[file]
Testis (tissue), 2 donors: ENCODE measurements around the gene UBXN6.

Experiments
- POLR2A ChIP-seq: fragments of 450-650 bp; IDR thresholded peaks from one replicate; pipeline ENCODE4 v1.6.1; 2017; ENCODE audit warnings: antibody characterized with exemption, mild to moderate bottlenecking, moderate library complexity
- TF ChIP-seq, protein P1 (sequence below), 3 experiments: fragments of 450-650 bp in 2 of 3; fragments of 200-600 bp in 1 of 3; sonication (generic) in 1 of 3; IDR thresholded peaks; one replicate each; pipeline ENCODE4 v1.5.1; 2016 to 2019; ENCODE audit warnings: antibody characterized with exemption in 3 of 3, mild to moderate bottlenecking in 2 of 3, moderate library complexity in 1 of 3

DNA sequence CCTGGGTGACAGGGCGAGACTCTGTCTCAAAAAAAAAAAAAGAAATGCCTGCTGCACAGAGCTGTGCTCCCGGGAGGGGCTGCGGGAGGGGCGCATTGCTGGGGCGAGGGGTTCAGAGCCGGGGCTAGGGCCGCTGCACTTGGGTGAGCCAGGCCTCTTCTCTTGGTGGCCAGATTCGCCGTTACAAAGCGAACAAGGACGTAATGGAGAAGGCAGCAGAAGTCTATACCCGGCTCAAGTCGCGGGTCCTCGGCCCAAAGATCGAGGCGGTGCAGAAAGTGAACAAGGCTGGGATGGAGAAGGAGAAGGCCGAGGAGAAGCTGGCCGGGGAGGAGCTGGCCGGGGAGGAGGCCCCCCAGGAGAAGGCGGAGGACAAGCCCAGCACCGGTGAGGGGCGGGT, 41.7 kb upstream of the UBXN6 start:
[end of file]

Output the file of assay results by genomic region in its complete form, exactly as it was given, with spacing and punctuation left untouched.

Testis (tissue), 2 donors: ENCODE measurements around the gene UBXN6.

Experiments
- POLR2A ChIP-seq: fragments of 450-650 bp; IDR thresholded peaks from one replicate; pipeline ENCODE4 v1.6.1; 2017; ENCODE audit warnings: antibody characterized with exemption, mild to moderate bottlenecking, moderate library complexity
- TF ChIP-seq, protein P1 (sequence below), 3 experiments: fragments of 450-650 bp in 2 of 3; fragments of 200-600 bp in 1 of 3; sonication (generic) in 1 of 3; IDR thresholded peaks; one replicate each; pipeline ENCODE4 v1.5.1; 2016 to 2019; ENCODE audit warnings: antibody characterized with exemption in 3 of 3, mild to moderate bottlenecking in 2 of 3, moderate library complexity in 1 of 3

DNA sequence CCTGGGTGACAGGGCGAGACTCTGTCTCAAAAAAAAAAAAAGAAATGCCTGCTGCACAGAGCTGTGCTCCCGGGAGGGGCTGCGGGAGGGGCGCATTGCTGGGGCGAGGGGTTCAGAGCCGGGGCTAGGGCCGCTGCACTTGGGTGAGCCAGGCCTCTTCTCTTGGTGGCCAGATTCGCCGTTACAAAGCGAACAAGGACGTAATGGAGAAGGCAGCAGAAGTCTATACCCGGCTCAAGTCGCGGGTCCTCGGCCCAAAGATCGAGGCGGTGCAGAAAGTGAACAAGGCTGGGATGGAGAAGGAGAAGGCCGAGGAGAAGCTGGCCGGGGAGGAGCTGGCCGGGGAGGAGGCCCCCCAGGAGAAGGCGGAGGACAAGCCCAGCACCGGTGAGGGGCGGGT, 41.7 kb upstream of the UBXN6 start: